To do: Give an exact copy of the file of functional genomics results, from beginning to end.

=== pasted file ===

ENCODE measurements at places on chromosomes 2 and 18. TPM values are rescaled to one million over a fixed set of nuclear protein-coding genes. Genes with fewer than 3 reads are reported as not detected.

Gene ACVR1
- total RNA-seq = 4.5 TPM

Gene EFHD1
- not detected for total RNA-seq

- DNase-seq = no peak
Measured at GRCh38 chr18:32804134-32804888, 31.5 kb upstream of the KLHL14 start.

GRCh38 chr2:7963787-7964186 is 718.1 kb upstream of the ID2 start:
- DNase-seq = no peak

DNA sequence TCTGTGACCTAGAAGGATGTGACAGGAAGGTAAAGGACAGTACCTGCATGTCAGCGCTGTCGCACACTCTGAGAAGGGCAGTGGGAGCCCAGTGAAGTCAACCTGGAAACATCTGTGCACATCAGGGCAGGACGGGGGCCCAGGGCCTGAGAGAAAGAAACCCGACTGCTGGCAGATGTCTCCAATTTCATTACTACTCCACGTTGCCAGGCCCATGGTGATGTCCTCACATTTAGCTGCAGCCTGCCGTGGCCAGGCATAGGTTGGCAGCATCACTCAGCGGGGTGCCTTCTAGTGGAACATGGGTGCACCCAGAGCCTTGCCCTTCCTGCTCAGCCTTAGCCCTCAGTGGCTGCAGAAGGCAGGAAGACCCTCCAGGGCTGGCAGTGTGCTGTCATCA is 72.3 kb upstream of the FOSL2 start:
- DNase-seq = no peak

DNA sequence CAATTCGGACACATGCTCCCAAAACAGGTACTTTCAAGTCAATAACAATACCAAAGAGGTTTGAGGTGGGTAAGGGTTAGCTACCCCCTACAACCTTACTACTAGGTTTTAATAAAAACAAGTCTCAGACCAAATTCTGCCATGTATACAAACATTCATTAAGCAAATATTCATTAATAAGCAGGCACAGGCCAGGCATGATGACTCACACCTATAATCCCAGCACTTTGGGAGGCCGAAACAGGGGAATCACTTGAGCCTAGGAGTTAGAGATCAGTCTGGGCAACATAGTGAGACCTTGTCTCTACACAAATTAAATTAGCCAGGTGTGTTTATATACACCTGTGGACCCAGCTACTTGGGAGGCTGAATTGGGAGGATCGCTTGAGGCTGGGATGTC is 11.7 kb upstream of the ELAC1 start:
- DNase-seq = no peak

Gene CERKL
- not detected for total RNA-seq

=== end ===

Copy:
ENCODE measurements at places on chromosomes 2 and 18. TPM values are rescaled to one million over a fixed set of nuclear protein-coding genes. Genes with fewer than 3 reads are reported as not detected.

Gene ACVR1
- total RNA-seq = 4.5 TPM

Gene EFHD1
- not detected for total RNA-seq

- DNase-seq = no peak
Measured at GRCh38 chr18:32804134-32804888, 31.5 kb upstream of the KLHL14 start.

GRCh38 chr2:7963787-7964186 is 718.1 kb upstream of the ID2 start:
- DNase-seq = no peak

DNA sequence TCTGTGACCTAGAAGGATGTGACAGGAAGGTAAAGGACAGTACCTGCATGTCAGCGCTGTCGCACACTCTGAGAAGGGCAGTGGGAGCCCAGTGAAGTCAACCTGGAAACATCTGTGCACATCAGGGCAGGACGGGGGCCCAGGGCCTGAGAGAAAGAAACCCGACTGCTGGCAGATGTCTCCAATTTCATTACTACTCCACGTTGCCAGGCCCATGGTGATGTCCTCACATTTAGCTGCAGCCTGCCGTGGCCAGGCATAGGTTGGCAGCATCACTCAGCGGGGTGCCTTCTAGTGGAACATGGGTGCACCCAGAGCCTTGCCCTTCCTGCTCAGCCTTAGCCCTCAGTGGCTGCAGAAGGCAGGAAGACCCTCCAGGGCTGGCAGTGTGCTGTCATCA is 72.3 kb upstream of the FOSL2 start:
- DNase-seq = no peak

DNA sequence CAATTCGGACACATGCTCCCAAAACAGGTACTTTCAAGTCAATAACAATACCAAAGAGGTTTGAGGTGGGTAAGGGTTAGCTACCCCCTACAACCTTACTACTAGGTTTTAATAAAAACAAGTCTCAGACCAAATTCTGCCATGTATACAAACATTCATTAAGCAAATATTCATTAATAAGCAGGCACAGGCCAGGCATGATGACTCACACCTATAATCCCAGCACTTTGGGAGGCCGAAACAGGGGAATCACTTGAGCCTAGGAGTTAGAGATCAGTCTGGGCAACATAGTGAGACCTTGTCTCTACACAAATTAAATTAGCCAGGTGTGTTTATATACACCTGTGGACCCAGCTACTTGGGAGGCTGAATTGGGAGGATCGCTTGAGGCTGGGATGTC is 11.7 kb upstream of the ELAC1 start:
- DNase-seq = no peak

Gene CERKL
- not detected for total RNA-seq